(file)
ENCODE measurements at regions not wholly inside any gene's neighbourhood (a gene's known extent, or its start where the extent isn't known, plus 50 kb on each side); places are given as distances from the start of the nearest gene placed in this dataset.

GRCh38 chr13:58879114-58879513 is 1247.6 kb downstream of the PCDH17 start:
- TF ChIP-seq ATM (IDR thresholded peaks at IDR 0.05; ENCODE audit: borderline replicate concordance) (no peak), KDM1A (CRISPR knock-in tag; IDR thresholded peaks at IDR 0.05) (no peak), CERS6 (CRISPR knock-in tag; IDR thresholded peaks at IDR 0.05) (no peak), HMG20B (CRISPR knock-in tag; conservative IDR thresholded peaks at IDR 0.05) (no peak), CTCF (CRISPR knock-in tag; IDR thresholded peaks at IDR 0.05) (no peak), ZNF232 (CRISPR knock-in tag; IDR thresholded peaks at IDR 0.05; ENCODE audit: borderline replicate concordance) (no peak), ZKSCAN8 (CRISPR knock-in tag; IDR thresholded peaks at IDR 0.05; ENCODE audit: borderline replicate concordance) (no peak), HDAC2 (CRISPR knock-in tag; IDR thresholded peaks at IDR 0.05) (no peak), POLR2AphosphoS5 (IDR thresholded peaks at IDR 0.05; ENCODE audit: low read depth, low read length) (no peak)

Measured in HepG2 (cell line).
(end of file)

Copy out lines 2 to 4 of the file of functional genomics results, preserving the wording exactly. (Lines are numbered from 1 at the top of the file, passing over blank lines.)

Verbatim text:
GRCh38 chr13:58879114-58879513 is 1247.6 kb downstream of the PCDH17 start:
- TF ChIP-seq ATM (IDR thresholded peaks at IDR 0.05; ENCODE audit: borderline replicate concordance) (no peak), KDM1A (CRISPR knock-in tag; IDR thresholded peaks at IDR 0.05) (no peak), CERS6 (CRISPR knock-in tag; IDR thresholded peaks at IDR 0.05) (no peak), HMG20B (CRISPR knock-in tag; conservative IDR thresholded peaks at IDR 0.05) (no peak), CTCF (CRISPR knock-in tag; IDR thresholded peaks at IDR 0.05) (no peak), ZNF232 (CRISPR knock-in tag; IDR thresholded peaks at IDR 0.05; ENCODE audit: borderline replicate concordance) (no peak), ZKSCAN8 (CRISPR knock-in tag; IDR thresholded peaks at IDR 0.05; ENCODE audit: borderline replicate concordance) (no peak), HDAC2 (CRISPR knock-in tag; IDR thresholded peaks at IDR 0.05) (no peak), POLR2AphosphoS5 (IDR thresholded peaks at IDR 0.05; ENCODE audit: low read depth, low read length) (no peak)

Measured in HepG2 (cell line).